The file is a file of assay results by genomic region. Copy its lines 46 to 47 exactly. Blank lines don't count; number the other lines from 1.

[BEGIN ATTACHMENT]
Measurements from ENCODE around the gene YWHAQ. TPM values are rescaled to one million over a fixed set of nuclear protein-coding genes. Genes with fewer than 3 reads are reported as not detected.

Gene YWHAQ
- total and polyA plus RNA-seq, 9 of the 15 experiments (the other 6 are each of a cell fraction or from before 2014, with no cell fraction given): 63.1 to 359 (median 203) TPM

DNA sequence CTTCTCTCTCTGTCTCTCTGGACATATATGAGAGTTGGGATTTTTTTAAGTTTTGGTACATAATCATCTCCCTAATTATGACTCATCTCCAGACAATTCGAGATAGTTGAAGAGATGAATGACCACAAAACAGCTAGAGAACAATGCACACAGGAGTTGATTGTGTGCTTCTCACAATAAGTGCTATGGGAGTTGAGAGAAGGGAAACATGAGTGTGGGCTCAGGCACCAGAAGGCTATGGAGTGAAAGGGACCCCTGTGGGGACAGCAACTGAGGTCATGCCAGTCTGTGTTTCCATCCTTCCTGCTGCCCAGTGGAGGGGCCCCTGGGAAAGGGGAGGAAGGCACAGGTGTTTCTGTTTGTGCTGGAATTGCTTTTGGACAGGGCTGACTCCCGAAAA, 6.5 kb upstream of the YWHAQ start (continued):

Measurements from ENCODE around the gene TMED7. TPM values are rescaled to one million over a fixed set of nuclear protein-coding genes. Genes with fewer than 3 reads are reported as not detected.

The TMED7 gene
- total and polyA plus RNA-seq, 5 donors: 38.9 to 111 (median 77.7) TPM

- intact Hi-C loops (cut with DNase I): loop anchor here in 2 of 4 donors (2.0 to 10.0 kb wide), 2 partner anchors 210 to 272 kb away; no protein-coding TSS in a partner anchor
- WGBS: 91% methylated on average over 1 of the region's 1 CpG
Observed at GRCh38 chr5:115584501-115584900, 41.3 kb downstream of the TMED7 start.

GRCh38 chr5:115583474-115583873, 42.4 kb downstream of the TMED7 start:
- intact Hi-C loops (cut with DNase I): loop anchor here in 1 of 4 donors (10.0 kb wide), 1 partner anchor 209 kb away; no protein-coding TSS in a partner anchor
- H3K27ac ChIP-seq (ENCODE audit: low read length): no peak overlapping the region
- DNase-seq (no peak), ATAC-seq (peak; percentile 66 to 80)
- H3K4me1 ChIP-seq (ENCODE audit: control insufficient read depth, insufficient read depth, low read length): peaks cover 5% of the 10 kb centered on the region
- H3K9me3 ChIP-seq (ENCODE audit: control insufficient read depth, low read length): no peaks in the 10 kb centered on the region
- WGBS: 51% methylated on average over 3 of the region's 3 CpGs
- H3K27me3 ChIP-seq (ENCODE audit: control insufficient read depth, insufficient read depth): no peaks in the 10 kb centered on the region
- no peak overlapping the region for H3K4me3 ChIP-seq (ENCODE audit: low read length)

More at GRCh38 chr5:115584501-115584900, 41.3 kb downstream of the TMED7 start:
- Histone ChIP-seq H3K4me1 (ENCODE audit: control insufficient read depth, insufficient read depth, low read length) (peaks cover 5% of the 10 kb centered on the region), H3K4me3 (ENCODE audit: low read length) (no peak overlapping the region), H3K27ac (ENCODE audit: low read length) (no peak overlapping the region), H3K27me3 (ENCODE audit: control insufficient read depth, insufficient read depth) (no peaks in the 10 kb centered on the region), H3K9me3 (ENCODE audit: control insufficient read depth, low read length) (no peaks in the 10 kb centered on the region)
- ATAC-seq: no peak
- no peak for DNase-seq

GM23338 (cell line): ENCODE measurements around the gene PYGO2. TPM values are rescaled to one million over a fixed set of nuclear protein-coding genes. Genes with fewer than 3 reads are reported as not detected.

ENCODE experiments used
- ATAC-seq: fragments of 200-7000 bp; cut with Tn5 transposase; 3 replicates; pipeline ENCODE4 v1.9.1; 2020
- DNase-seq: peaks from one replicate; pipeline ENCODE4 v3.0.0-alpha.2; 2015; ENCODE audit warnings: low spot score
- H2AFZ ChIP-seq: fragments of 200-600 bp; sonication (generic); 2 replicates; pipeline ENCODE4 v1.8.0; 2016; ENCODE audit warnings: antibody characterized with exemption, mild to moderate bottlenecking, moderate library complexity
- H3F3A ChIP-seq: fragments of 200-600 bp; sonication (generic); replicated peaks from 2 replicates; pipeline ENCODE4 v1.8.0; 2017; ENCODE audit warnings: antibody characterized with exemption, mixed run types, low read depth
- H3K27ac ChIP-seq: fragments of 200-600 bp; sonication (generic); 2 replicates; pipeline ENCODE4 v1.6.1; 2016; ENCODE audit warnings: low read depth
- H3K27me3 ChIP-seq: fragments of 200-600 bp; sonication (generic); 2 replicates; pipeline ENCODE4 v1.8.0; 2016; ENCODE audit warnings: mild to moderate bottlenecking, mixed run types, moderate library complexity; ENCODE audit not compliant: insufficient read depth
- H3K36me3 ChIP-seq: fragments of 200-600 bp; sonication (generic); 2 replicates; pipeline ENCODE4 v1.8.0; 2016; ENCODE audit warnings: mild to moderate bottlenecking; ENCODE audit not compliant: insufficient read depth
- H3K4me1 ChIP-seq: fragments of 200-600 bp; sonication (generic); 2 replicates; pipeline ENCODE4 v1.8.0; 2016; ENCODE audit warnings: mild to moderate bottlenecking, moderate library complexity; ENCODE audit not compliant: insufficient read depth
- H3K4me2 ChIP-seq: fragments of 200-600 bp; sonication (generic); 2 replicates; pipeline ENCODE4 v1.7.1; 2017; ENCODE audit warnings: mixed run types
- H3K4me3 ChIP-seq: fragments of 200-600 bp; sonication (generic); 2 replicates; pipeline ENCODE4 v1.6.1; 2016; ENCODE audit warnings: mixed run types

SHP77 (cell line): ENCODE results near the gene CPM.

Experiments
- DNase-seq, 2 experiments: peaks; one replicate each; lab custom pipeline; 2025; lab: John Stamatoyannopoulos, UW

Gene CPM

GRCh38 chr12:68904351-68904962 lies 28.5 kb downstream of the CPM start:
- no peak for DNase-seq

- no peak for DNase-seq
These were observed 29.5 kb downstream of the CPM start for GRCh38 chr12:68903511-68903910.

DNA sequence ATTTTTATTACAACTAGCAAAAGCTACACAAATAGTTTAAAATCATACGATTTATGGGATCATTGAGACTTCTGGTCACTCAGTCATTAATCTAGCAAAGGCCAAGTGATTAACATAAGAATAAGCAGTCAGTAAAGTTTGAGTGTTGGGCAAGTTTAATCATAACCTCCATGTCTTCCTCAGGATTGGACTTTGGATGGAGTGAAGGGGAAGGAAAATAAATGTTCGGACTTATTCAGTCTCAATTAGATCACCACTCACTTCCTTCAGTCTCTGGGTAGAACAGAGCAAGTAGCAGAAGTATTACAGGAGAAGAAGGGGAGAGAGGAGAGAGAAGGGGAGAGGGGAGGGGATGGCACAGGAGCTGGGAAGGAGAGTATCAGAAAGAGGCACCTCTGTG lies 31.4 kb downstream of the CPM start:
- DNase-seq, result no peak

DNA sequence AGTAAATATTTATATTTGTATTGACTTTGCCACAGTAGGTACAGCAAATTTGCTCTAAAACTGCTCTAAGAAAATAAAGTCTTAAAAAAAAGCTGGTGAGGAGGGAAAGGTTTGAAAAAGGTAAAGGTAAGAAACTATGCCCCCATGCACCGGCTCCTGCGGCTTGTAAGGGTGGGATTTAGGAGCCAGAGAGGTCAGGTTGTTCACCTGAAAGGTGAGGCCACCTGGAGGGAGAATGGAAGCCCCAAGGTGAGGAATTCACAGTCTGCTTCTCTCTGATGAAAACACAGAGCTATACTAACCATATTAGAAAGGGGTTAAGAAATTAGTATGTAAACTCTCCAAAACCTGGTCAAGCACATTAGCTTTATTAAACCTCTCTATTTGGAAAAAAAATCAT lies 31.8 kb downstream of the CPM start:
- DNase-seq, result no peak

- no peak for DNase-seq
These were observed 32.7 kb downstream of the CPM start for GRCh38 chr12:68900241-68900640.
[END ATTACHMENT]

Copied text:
DNA sequence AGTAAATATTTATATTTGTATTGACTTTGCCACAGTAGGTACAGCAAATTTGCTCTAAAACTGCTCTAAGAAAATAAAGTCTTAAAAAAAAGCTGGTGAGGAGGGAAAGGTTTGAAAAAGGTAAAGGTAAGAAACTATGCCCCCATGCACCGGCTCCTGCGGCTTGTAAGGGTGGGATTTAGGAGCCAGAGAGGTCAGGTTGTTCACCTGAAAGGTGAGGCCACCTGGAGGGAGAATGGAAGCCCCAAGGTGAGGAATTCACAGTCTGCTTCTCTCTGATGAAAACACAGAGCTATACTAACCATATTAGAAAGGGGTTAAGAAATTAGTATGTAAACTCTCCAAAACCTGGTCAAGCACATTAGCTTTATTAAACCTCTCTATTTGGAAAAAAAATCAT lies 31.8 kb downstream of the CPM start:
- DNase-seq, result no peak